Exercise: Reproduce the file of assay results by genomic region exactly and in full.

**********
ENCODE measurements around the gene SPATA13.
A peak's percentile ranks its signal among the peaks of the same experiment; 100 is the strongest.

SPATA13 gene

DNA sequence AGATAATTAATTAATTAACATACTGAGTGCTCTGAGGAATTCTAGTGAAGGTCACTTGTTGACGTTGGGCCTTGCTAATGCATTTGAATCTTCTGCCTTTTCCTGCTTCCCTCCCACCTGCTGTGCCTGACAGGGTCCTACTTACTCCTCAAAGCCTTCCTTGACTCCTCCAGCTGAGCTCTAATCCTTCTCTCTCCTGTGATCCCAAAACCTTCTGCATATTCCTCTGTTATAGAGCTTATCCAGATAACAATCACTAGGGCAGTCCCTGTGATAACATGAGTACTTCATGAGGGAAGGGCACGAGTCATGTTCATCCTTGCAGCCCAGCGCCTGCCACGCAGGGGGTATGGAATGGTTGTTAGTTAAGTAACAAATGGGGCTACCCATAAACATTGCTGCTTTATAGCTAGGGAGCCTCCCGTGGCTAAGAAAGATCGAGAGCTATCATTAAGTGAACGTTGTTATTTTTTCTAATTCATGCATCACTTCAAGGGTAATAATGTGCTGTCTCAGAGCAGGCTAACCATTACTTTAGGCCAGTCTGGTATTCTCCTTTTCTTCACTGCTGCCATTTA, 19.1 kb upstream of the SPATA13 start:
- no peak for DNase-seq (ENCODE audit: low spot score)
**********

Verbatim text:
ENCODE measurements around the gene SPATA13.
A peak's percentile ranks its signal among the peaks of the same experiment; 100 is the strongest.

SPATA13 gene

DNA sequence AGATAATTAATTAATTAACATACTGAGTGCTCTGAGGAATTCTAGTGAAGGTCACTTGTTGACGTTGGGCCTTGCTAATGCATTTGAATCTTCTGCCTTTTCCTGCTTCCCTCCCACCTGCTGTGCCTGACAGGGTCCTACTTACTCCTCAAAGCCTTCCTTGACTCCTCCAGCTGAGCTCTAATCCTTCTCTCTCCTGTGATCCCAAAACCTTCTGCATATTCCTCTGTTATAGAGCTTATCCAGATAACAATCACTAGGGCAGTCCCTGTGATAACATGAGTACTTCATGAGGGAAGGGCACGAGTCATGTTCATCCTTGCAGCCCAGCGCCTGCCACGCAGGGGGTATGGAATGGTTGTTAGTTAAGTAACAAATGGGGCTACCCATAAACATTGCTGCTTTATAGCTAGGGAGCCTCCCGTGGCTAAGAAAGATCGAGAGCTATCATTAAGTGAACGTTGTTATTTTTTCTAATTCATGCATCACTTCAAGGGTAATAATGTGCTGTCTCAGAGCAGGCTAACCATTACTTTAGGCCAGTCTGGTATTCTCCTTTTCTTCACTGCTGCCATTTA, 19.1 kb upstream of the SPATA13 start:
- no peak for DNase-seq (ENCODE audit: low spot score)